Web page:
Ku dum Ku dum Ku dum.
I stood frozen to the spot right across the street from where his small body lay. For a second I wondered about the split second stress response mechanism the body supposedly had. And it was then that I found myself kneeling beside his bloody body, picking it up and getting ready to run towards help. Then the voices began to register and it dawned on me that onlookers were trying to get me to pause and realize that he was already gone.
Elias Matthews was only four and a half-years-old when he had the promise of a bright future snuffed out way too soon and brutally too. So I knelt over his still warm body looking into his disturbed deep blue eyes trying to imagine the life he would have lived.
An artist. Little Matthews had held an affinity for coloring books and colored pencils. He would rush out the door without breakfast as long as he made it to Mrs. Hallows art class first.
But then again my little boy even at the tender age of four had possessed a way with words. Onlookers must have thought me stricken with madness as a smile struck across my face as I called into memory the one time he talked his way out of a time out after a shouting match with me and persuaded me to grant him an extra slice of dessert for him that very night.
My sweet little Matthews was the very breath I depended on to live. I know it sounds like another cliche declaration of love. However, I need you to understand that from the moment I felt his father’s seed find its way into my womb I knew he had been conceived and I loved him from that very moment.
I wish that I had been more watchful. I knew Matthews was inquisitive and loved to run ahead of me slipping his little pale hands out of mine. But I just had to be distracted by the day’s paper. And now after it was all done, I could not recall what had caught my attention in the first place.
Chuckling to myself I said, “Oh how he loves the color yellow.”
“Loved.” I’m not sure who said it but it broke me. It can’t be that I now have to use past tense to refer to my baby.
“Loves,” I screamed looking behind me.
“Loves!” Repeatedly and angered. Rocking back and forth, a river flowing my blood stained cheeks and now in a red-drenched sundress.
“He loves the color yellow.” I rocked my baby to sleep. Everything would be O.K just as long as he loves the color yellow.
I felt an arm on my shoulder and opened my eyes and looked up. “It’s time for your pills Mrs. Matthews,” says a sweet voice. “She’s in pretty good shape for a 97-year-old but sometimes she never really sleeps and appears to have nightmares.” I hear her whisper.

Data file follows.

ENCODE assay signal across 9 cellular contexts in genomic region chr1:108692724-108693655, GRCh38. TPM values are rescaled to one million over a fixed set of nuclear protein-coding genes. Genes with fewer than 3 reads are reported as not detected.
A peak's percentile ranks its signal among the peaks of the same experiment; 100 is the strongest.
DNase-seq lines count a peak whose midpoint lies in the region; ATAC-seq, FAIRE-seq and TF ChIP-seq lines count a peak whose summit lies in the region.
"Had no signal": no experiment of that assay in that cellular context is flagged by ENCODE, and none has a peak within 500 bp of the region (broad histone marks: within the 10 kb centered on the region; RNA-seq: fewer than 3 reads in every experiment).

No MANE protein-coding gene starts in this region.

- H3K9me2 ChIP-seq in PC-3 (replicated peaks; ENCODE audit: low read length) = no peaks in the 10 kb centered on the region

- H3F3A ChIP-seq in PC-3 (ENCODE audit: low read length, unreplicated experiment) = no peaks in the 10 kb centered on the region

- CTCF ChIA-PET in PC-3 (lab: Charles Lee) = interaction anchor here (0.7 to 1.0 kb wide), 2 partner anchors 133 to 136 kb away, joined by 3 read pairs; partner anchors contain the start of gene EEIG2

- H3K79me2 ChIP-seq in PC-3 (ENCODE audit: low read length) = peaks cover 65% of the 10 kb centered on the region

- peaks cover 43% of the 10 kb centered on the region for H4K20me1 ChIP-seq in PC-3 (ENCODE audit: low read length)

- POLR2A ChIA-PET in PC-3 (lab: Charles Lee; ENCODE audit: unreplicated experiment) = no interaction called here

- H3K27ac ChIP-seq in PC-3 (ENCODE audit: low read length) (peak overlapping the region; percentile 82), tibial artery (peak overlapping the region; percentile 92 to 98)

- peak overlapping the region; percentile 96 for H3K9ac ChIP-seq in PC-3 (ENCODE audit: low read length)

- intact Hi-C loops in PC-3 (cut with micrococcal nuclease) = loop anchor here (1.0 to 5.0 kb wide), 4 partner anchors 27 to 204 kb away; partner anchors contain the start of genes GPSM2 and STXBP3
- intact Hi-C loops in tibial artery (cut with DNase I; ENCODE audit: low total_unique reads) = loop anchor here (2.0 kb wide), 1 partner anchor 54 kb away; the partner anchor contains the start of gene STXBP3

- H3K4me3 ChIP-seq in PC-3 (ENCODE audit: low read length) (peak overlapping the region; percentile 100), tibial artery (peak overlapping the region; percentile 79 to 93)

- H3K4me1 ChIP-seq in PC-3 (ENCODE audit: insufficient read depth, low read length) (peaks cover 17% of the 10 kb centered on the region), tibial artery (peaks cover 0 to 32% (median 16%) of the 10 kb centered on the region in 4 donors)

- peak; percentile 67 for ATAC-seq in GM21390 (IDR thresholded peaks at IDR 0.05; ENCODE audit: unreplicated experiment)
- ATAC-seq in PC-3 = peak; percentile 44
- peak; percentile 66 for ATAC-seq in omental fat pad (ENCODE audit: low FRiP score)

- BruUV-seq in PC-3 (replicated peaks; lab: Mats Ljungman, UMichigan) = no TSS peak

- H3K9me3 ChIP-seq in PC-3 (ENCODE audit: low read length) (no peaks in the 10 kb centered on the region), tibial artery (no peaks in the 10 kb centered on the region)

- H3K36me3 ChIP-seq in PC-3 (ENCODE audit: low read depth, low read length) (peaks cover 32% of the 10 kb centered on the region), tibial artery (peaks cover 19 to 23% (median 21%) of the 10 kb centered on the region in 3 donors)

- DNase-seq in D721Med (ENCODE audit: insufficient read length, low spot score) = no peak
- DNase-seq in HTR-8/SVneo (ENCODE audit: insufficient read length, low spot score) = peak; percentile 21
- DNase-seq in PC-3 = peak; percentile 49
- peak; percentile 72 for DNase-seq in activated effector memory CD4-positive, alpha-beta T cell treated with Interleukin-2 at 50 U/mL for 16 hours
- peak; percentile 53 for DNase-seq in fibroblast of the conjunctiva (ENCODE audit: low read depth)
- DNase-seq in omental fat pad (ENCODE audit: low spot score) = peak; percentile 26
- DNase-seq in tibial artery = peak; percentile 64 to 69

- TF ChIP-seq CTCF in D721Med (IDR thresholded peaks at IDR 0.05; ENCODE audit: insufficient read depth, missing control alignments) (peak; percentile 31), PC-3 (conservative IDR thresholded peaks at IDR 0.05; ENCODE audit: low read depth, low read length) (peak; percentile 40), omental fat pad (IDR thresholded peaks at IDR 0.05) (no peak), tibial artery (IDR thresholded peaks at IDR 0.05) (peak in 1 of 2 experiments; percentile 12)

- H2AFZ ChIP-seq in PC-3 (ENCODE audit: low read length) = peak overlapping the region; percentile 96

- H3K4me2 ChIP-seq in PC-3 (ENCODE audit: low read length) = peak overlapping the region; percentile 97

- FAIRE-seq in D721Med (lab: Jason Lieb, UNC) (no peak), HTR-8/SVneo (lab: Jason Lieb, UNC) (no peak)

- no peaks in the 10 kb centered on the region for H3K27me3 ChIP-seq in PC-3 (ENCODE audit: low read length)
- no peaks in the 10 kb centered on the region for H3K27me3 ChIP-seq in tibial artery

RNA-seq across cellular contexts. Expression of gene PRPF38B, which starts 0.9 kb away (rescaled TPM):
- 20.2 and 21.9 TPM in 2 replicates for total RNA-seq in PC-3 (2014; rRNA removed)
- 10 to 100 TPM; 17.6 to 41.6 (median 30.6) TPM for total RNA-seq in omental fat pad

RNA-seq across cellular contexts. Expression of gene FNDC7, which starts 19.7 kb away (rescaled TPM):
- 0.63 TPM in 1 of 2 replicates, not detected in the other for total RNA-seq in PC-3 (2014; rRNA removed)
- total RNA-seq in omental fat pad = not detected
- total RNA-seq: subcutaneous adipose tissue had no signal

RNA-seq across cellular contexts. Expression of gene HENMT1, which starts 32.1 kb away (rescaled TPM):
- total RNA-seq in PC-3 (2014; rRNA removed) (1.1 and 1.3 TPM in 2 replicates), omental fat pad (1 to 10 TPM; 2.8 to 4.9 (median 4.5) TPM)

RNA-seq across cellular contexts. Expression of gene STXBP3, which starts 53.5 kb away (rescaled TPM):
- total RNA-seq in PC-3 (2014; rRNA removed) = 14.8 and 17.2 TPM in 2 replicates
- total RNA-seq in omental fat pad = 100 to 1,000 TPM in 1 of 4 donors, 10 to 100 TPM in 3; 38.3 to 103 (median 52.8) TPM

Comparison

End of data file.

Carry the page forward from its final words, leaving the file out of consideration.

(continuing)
She must think I can’t hear her. But as long as he loves the color yellow, everything is O.K.
This short story is part of my writing prompts series.
Prompt: Finish a story with the line, “And we never spoke again.”
Turning the knob of the door that led to our bedroom, I slapped on a huge smile as I readied myself to see my husband for the first time in a year. However, the wide smile quickly fell from my face and in its place came a mouth agape in disbelief.
On the bed, was my husband with his legs shamelessly between the thick brown thighs of another woman. I never knew tears could sting with such intensity. Confrontation had never been my forte, so I simply pulled the door closed behind me, ever so slightly careful not to interrupt their lovemaking.
As the moans got louder in the background I fervently searched for a piece of paper and pen to say goodbye. Trying to calm my shaking hands and struggling to string together a few words, I jotted down a couple of words to end the ten-year relationship that had been anything but a few words. So with the words “I understand that I could never be enough for you and wish you the best.” I closed the door to our marriage.”
And we never spoke again.
The Sound of Silence
I just want the voices to. . . stop. It’s easy to believe that any state other the one I’m in would be better.
Two days later—I want the voices back, the silence is unsettling. It doesn’t sit right in my stomach. There is only room for one kind of empty in there. It has been three days since the white man had his way with me. I was on my way to River Ewaso Ng’iro when it happened.
The unforgiving sun was raging and the minute pieces of sand etched into my skin only contributed to the pain. Maybe if I could lay as still as possible the grains of sand wouldn’t move and lodge themselves into new patches of flesh. But every shove and heave created new scars. As if in rebellion, the tears that had welled up refused to flow down my cheeks and stayed in my eyes creating a stinging sensation.
I focused on trying to control what I couldn’t. But, I couldn’t drown out the sound of his moans and groans with my racing thoughts. So I tried to look out into the horizon and as if to mock me all I could see was the sleeve of his camouflage jacket in the corner of my eye. The thick trunk of the baobab tree was nothing but a blur. Eventually, I found that if I just lay there, made no effort to move it would be significantly yet slightly less painful.
Then it all stopped and I had the slightest glimmer of hope that maybe it had all been a terrible dream and I was just about to wake up.
R-r-r-r-r-r-r-r-r-r. He pulled his zipper closed. Clink. Clink. Clink. A few coins fell to the ground. I must have lain there for hours because my older sister found me on the ground thighs still spread apart and pulled me up to my feet.
“Mama will be furious. Let’s go home. She’s been waiting for that water for hours. Make sure you clean up before she sees you. We don’t need another disgrace in this family.”
But I can’t bear to deal with deciphering the meaning behind the words. Everyone says them: to me, at me and behind my back. So I’ll get comfortable in the silence, hope it will be better—it has to be.
Maybe I’ll find that silence isn’t empty but full of answers.